Workers at Whole Foods are suing the US supermarket for punishing them for wearing Black Lives Matter masks.
The federal lawsuit says the firm discriminated against black staff by selectively enforcing its dress code.
Whole Foods, owned by tech giant Amazon, forbids staff from wearing clothes with messages that are not company-related.
It denied firing a worker over the issue, but would not comment on the legal action.
"While we cannot comment on pending litigation, it is critical to clarify that no Team Members have been terminated for wearing Black Lives Matter face masks or apparel," the company said in a statement.
The lawsuit says more than 40 Whole Foods employees at locations across the country have been punished for wearing the Black Lives Matter masks, which became popular amid the outcry over George Floyd's death at the hands of police.
Staff wearing clothing with other messages, such as LGBTQ pins or sports team apparel, had not faced such discipline in the past, the lawsuit says.
"Whole Foods' selective enforcement of its dress code in disciplining employees who wear apparel expressing support for the Black Lives Matter movement constitutes unlawful discrimination," the lawsuit says.
The complaint asks the court to strike down Whole Foods' policy and bar the company from taking further action or retaliating against the workers. It also seeks back-pay for workers sent home for wearing the masks,
The lawsuit was filed by 14 employees as a class action suit on behalf of all Whole Foods staff. One of the workers claims she was fired for organising mask wearing and leading protests against the company's response.
In a statement, Whole Foods denied that claim, saying the employee, Savannah Kinzer, had been dismissed for "repeatedly violating our time and attendance policy by not working her assigned shifts, reporting late for work multiple times in the past nine days and choosing to leave during her scheduled shifts.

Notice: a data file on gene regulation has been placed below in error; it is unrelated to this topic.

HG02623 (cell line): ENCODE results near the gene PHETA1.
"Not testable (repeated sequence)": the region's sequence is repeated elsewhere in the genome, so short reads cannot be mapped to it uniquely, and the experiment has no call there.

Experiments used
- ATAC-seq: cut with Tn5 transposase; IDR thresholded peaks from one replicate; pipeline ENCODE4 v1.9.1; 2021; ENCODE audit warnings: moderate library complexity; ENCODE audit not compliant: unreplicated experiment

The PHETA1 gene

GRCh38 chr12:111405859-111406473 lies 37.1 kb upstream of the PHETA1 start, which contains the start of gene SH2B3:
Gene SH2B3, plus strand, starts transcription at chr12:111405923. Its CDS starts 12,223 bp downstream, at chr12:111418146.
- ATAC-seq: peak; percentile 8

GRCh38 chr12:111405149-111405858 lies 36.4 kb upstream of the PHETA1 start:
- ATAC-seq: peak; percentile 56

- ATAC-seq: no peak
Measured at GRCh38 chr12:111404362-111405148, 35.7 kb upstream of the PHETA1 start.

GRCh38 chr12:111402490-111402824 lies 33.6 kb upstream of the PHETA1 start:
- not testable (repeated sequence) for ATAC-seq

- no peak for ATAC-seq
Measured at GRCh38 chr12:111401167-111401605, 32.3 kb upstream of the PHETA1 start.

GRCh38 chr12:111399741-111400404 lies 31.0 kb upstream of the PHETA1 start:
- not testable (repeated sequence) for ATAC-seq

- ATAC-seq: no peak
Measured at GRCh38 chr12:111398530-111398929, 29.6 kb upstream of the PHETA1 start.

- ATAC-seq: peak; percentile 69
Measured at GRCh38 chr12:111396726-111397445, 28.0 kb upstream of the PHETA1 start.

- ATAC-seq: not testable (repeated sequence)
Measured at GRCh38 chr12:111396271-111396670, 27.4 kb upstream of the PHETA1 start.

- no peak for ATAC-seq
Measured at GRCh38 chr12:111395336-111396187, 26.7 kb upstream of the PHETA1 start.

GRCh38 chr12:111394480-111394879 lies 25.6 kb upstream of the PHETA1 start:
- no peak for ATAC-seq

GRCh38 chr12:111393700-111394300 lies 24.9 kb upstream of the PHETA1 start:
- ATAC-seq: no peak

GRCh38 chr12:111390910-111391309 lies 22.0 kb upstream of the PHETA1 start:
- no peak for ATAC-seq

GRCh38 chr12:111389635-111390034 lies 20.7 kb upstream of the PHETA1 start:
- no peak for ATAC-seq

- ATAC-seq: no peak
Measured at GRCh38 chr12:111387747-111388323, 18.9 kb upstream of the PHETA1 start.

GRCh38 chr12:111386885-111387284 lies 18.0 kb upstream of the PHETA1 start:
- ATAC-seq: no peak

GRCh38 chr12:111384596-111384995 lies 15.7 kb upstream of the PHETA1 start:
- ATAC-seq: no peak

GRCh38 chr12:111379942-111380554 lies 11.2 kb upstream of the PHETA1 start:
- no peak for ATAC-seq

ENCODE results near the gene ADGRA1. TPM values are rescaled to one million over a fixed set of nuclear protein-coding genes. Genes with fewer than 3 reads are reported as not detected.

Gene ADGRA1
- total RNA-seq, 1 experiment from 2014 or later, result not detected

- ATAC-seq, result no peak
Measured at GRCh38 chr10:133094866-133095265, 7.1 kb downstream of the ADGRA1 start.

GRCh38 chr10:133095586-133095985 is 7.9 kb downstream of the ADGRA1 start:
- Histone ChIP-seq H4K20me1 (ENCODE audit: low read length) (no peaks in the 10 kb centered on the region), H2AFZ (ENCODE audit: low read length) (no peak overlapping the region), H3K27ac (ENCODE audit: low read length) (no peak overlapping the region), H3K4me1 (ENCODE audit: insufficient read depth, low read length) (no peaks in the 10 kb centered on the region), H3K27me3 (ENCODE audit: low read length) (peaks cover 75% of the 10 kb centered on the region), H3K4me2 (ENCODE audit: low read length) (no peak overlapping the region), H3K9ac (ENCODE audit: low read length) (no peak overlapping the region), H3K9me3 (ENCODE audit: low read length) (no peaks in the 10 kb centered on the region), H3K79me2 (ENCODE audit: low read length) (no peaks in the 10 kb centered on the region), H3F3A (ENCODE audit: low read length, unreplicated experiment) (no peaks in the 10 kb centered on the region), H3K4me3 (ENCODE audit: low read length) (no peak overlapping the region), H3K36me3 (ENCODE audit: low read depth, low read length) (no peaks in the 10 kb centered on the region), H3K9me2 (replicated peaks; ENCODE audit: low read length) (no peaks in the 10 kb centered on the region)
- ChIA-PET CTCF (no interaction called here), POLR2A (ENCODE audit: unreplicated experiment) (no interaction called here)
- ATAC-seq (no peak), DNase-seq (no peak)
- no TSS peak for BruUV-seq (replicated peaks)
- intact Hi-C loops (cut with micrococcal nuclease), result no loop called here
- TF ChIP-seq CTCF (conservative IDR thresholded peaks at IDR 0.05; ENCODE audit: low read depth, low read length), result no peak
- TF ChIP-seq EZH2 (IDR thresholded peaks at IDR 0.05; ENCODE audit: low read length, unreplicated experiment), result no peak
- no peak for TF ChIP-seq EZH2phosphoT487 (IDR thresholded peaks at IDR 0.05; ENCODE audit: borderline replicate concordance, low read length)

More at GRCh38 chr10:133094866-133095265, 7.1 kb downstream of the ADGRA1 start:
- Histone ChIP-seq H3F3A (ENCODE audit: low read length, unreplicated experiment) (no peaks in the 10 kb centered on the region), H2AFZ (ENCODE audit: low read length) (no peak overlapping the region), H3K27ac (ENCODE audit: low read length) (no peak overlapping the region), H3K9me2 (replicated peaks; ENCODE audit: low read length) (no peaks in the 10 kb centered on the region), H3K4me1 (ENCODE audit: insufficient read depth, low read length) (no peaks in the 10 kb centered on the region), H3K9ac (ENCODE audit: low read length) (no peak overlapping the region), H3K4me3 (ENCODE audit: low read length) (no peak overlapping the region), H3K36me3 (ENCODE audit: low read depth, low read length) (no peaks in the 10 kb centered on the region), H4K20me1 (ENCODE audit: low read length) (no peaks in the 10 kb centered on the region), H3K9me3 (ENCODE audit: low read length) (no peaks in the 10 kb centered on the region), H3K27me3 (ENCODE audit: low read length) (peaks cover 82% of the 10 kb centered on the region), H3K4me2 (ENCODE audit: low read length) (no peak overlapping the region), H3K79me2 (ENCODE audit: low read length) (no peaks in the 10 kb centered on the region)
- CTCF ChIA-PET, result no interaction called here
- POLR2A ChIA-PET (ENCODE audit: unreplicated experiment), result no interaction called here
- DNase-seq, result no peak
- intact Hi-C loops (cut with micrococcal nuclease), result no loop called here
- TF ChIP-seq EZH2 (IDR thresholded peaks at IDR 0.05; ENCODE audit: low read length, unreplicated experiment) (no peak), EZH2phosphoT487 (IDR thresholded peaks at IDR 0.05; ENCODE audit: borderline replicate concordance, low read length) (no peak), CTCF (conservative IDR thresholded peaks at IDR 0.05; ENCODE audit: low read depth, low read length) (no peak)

"It is simply untrue that she was separated from the company for wearing a Black Lives Matter face mask. As an employer we must uphold our policies in an equitable and consistent manner. Savannah had full understanding of our policies and was given a number of opportunities to comply," the firm said.
Shannon Liss-Riordan, the lawyer representing the workers, said the firm was "falsely attacking" Ms Kinzer.
"Their decision to retaliate against employees expressing support for this racial justice movement was bad enough, but their efforts to disparage an amazing activist and leader are beyond the pale," she said. "We look forward to making our argument in federal court."
She told the BBC the workers who filed the suit were angry in part over apparent hypocrisy, after Amazon and Whole Foods expressed public support for the Black Lives Matter movement.
"So many companies today are doing everything they can to profess how progressive they are... but when it actually comes to letting their employees express these same sentiments they get muzzled," she said.
The lawsuit is the latest clash involving Amazon and its workers.
The firm has faced repeated calls to do more to protect its supermarket and warehouse workers during the pandemic and been accused of retaliating against staff speaking out over the firm's environmental policies and coronavirus protections.
Earlier this year, an engineer quit, citing firings as evidence of a "vein of toxicity running through the company's culture".